There is a strong correlation between when people watch Netflix and use dating apps like Tinder & OkCupid.
The peak usage of these incredibly popular, but very different, services happens at the same time – when people are back from work & school, between 7 – 11pm.
Although Tinder’s peak times came around 10pm, the app did see more spikes throughout the day, its usage rates climbing at around 9am, and again at 4pm – increases which were also common for OkCupid.
This data comes from research platform dscout, whose latest research study decided to track smartphone touches rather than time, to try and grasp exactly how, and when, smartphone users engage with their devices.
To do this, dscout picked a “demographically diverse” sample of 94 Android users from a pool of 100,000 participants and installed a tracking tool onto their smartphones, to record every user’s interaction over five full days.
An interaction includes every tap, click and swipe.
By doing this, the brand estimated that the average person interacts with their smartphone at least 2,617 times a day, and almost 1m times every year, with the biggest users engaging as much as 5,427 times each day.
These interactions were made in around 76 separate phone sessions a day for the average user, and 132 sessions for the heavy user.
One of the most popular periods was between midnight and 5am, with a massive 87% of people using their phone between these hours.
And regarding actual phone screen time, this totalled 2.42 hours for the normal user, and 3.75 hours for the top tier user.
Other findings of the study included that although participants used 700+ different apps over five days, 52% of their sessions were to use one app (Facebook), and another 40% to use two or three apps.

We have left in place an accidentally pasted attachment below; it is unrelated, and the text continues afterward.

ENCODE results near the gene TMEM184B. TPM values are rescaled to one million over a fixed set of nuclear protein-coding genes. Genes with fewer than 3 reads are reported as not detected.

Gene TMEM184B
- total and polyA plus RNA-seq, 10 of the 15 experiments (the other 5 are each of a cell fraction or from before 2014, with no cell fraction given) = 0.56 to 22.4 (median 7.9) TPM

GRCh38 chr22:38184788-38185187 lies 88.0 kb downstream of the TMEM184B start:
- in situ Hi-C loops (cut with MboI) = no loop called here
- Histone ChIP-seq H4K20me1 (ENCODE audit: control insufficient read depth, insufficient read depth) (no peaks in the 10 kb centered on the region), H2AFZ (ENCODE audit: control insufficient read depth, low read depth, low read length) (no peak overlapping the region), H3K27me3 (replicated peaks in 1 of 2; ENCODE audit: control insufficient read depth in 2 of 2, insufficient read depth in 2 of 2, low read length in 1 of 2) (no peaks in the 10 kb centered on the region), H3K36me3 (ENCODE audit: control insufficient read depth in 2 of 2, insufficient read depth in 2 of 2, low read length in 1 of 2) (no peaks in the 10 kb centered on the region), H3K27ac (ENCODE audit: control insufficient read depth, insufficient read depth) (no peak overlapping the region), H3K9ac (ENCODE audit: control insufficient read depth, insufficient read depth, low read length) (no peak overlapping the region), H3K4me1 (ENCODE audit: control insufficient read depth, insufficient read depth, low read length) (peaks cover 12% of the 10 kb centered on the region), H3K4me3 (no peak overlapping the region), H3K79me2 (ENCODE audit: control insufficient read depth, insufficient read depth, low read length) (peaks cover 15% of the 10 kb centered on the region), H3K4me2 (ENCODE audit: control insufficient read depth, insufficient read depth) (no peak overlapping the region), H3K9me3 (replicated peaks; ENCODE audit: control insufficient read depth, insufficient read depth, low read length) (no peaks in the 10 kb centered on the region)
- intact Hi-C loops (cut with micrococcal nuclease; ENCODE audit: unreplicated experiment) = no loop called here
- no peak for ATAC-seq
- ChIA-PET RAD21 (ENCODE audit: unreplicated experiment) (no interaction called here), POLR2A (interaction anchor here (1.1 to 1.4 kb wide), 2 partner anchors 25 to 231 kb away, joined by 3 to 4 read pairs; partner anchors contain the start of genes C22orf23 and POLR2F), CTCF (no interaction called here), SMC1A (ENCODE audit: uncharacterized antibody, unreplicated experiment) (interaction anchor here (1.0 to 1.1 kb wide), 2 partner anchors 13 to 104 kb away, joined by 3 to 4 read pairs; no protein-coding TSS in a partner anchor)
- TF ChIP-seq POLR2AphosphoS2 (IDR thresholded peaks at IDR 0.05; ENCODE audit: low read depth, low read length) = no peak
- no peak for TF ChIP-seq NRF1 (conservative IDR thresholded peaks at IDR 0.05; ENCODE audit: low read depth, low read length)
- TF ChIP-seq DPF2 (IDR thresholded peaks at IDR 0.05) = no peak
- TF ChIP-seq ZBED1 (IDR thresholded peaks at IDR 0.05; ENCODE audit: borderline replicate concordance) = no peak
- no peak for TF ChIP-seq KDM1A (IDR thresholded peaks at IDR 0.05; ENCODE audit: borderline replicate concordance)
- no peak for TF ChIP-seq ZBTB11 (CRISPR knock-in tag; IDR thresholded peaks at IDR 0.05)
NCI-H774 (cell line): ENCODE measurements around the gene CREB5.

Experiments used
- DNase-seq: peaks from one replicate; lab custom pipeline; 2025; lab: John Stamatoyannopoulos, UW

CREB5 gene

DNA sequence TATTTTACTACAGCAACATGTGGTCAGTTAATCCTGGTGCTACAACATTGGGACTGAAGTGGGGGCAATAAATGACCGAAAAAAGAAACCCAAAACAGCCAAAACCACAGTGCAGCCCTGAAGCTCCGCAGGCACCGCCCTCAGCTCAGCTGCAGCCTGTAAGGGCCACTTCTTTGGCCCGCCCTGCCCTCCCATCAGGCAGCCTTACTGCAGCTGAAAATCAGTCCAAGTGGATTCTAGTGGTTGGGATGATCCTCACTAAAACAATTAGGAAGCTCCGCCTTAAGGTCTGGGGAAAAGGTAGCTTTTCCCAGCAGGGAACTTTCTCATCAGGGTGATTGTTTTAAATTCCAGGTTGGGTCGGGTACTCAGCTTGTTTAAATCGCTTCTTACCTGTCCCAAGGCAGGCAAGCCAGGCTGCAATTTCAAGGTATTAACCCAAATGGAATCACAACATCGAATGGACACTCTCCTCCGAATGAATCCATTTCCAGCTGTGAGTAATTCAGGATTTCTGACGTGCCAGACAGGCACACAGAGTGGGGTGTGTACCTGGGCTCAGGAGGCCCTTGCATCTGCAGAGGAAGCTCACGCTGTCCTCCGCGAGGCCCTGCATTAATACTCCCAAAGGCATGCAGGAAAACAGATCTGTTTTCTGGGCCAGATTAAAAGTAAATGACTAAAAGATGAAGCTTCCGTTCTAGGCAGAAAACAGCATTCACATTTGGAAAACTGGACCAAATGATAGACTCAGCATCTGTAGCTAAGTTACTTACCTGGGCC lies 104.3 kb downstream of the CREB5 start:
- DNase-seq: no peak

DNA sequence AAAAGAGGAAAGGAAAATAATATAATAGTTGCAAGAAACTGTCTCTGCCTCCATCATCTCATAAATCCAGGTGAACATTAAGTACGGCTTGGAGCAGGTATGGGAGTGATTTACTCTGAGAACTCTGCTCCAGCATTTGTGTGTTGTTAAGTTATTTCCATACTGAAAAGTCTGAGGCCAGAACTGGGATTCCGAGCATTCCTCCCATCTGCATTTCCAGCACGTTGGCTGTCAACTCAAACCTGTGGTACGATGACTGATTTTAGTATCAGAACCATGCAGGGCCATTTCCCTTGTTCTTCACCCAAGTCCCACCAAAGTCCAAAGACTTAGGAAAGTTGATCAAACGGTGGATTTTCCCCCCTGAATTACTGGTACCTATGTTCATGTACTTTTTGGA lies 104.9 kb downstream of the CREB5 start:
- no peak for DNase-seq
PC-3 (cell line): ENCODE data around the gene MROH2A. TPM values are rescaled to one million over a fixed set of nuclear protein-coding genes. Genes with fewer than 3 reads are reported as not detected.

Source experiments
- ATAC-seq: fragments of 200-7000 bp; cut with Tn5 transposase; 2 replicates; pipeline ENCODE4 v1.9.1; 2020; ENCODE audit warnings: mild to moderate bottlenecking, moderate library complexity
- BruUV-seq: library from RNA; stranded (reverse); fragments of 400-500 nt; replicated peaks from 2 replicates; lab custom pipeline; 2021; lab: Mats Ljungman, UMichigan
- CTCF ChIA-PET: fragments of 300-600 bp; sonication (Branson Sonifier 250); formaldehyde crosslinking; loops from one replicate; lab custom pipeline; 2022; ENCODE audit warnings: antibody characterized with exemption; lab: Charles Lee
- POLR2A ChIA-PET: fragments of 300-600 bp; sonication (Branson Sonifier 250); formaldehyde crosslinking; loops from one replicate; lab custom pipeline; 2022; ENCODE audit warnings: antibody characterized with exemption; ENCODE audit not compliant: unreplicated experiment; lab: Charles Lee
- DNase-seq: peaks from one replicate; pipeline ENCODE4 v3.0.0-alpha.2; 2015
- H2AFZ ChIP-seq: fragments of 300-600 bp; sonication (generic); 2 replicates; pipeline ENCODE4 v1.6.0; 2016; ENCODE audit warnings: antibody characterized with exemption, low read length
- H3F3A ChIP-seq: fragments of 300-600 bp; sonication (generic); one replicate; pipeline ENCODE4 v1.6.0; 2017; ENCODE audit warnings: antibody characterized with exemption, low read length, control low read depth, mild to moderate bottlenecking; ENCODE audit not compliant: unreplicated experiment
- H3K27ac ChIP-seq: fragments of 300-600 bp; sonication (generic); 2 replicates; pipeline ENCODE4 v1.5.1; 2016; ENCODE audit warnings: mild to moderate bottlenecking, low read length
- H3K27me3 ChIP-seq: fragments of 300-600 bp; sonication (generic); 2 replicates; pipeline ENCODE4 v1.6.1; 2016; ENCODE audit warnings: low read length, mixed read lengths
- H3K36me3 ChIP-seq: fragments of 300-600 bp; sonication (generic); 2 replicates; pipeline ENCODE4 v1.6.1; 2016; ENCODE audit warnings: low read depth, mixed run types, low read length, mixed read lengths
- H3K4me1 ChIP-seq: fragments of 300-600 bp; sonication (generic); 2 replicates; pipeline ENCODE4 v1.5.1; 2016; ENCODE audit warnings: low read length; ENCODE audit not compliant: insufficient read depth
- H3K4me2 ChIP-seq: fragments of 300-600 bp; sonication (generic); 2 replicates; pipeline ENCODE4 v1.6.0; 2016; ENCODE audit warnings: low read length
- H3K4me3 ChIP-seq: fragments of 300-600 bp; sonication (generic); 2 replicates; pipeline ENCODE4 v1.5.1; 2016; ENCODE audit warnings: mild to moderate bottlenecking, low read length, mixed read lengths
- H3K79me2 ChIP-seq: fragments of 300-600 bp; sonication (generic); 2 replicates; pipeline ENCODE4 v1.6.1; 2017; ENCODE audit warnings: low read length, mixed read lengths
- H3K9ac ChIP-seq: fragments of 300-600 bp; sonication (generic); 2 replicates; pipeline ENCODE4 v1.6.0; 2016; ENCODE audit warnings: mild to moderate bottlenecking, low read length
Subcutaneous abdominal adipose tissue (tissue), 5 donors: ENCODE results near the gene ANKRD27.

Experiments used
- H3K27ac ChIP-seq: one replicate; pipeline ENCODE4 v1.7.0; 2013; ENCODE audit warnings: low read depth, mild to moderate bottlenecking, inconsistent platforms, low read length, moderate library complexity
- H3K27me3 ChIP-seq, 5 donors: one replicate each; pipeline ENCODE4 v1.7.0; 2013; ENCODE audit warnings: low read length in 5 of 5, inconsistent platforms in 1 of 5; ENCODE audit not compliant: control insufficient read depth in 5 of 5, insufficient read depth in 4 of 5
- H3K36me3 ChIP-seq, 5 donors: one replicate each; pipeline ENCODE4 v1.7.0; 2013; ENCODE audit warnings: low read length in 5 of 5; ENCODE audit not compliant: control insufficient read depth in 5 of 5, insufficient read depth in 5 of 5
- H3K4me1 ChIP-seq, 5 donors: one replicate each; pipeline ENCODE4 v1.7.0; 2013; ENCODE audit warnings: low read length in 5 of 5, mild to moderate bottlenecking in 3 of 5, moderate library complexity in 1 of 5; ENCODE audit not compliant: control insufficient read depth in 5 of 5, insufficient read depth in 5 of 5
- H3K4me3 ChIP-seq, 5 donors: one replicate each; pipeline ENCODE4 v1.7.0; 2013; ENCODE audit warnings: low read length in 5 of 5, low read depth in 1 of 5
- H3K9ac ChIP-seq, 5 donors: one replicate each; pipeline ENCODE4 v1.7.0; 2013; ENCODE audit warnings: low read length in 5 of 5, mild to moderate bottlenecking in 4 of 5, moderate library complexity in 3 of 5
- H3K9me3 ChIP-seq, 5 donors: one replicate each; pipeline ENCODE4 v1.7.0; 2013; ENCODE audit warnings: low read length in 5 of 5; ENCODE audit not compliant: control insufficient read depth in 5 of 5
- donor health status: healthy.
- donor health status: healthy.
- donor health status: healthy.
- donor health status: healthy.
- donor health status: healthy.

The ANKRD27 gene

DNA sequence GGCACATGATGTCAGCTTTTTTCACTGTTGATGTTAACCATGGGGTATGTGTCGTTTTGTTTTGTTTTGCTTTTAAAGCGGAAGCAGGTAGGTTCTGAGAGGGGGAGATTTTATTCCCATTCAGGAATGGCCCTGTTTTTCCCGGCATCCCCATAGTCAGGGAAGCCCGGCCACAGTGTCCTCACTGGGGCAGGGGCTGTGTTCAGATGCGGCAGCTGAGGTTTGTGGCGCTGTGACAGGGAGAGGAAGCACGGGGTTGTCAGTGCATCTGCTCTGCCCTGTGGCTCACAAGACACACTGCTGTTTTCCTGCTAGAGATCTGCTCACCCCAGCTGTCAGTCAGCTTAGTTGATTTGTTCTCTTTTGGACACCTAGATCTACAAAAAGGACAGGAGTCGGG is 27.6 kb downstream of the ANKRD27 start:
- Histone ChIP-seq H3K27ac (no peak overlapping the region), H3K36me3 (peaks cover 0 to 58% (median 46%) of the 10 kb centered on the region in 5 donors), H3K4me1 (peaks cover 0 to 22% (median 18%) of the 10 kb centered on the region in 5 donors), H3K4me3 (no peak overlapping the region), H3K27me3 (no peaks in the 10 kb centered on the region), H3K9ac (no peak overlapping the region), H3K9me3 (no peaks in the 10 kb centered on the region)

As the researchers said: “Engagement is narrow and focused, not that much multitasking. Hop in, pick your obsession, and stick with it.”
Speaking about the data in a recent blog post, dscout CEO Michael Winnick said: “As product teams go about solving our problems and working really hard to engage us, they become masters at hijacking our time and our touches. But by squandering our two most precious personal resources–presence and attentiveness–have designers inadvertently created the tech version of Oxycontin?
“Perhaps these challenges will be solved by technology itself. Virtual reality promises full immersion. Chatbots and virtual assistants might learn so much about us that they can manage the digital flotsam and jetsam on our behalf.
“More likely, however, is that new devices will compound the challenge. More things and more services will be vying for beachfront property in our pockets, our homes, and most of all, our cerebellums. After all, more than half of Americans have at least five devices in their home already. That number is going to jump… a lot. Will our interactions increase in tandem? I hope not.”
dscout is a research software producer and consultancy that counts Google, Microsoft and Intel amongst its clients.
The study, which contains a host of insights into smartphone behaviours can be downloaded for free here.